The general object of my invention is to remedy the above enumerated faults of the conventional covered wire triangle. Specifically, the objects of this invention are to provide:
1) Removable ceramic spacers for a bare wire triangle.
(2) Ceramic spacers which do not materially impede full contact of the crucible with the flame.
(3) Ceramic spacers which can be readily replaced if broken.
(4) Wire triangles, having ceramic spacers, which can be bent to accommodate different shaped crucibles.
(5) Low cost wire triangles which can be cheaply constructed because of minimal use of expensive ceramic materials. 7
Other objects will be apparent from a consideration of the specification and claims.
My invention consists of thin disks of fused silica, fused clay, or other ceramic material, having a radial slot extending from the circumference to center, or somewhat beyond. By slipping these disks on the wires of a triangle, metal crucibles may be supported thereon for heataen 6 ii! I ing over an open flame with relatively little heat loss. Since the disks are thin, there is much less chance of breakage of the ceramic elements, than in the conventional triangles, but if they do break, they are readily replaceable, in contrast to those presently available. No impediment to bending the triangles to accommodate different sized crucibles is presentedby my ceramic spacing disks. This latter is impossible with conventional .covered triangles.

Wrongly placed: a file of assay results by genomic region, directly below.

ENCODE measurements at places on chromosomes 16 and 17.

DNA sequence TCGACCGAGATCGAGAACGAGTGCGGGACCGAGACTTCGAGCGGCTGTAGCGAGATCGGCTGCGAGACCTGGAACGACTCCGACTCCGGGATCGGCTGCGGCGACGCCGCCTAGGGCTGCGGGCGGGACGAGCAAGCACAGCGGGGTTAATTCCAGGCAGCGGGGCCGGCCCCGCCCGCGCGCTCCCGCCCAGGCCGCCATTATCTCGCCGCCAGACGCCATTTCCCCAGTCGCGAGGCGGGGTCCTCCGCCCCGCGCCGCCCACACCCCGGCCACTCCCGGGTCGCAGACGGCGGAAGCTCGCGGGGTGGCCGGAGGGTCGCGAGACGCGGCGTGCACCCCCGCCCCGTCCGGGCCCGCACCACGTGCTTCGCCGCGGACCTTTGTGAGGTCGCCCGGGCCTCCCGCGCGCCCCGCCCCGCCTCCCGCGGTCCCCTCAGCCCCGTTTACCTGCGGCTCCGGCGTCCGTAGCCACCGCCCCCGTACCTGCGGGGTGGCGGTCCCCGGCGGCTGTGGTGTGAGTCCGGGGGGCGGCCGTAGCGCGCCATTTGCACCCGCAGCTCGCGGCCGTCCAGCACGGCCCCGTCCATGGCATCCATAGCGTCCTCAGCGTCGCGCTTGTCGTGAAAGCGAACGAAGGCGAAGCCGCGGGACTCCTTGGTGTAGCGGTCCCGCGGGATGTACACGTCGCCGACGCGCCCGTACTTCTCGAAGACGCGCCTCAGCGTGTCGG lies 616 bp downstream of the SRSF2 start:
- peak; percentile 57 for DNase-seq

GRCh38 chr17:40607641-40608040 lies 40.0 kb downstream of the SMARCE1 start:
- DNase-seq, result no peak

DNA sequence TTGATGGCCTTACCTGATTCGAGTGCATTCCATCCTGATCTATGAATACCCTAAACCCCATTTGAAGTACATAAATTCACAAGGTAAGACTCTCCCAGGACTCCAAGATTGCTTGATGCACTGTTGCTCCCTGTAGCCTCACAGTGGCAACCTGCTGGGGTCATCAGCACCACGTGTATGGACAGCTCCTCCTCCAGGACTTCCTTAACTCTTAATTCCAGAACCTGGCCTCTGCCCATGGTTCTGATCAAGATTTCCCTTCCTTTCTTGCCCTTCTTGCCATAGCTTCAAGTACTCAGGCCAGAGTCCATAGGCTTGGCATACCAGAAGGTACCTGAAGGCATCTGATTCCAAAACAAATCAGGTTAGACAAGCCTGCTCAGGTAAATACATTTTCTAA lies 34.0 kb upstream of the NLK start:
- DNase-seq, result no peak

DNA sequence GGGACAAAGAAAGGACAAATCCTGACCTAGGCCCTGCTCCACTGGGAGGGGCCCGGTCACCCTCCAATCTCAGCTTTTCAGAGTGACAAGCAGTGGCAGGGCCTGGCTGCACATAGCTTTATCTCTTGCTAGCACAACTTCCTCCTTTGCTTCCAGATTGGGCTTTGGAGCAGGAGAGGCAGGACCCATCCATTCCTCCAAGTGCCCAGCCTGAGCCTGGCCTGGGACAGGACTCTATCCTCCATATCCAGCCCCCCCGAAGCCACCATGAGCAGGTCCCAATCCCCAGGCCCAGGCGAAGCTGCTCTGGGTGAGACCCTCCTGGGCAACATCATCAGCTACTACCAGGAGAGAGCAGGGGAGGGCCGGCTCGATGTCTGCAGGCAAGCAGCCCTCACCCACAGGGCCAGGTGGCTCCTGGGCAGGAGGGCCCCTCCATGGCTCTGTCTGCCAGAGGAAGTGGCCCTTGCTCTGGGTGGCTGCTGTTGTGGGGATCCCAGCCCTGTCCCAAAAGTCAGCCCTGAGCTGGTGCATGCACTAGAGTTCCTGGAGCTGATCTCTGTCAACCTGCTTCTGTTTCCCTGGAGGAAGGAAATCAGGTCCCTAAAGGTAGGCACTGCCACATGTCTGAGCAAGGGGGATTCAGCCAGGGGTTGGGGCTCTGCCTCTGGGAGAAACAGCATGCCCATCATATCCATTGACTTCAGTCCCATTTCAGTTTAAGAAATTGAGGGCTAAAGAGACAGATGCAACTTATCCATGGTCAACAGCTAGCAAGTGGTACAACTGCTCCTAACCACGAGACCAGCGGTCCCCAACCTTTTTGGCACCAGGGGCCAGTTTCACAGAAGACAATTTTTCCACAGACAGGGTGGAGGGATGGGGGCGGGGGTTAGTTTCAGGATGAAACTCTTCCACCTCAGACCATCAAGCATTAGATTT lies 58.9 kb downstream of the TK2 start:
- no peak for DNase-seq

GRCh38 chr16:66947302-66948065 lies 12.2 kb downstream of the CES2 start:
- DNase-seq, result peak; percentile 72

In the drawing,
Figure 1 shows a triangle having the ceramic supporting disks mounted thereon.
Figure 2 is an enlarged cross-sectional view through one of the disks.
Figures 3, 4 and 5 show enlarged cross-sectional views of the flattened wire portion of the right-hand wire of Figure 1 at various angles.
In Figure 1, a wire triangle 1, formed by twisting together the ends of three wires, 2, has mounted thereon a plurality of ceramic disks 3. Each disk has a radial slot 4, which extends up to or somewhat beyond the center.
These ceramic disks may be made of porcelain, fired clay, or fused silica, for example. Gne method of making them is to cut a ceramic rod of suitable size, such as fused silica rod of 9 mm. diameter, into short lengths, such as about 3 mm. Then a slot somewhat narrower than the diameter of the wire is cut radially into the disk. When metal crucibles are not employed, other materials may be used.
Each of the wires 2 contains a flattened portion 5, as shown in Figures 2 to 5, made by pressing or stamping, so that the slotted portion may be fitted easily on the wires. The disk may be left on the flattened portion, or moved laterally along the Wire until the slot contacts and binds on the unflattened portion, in order to clamp the disk on the wire.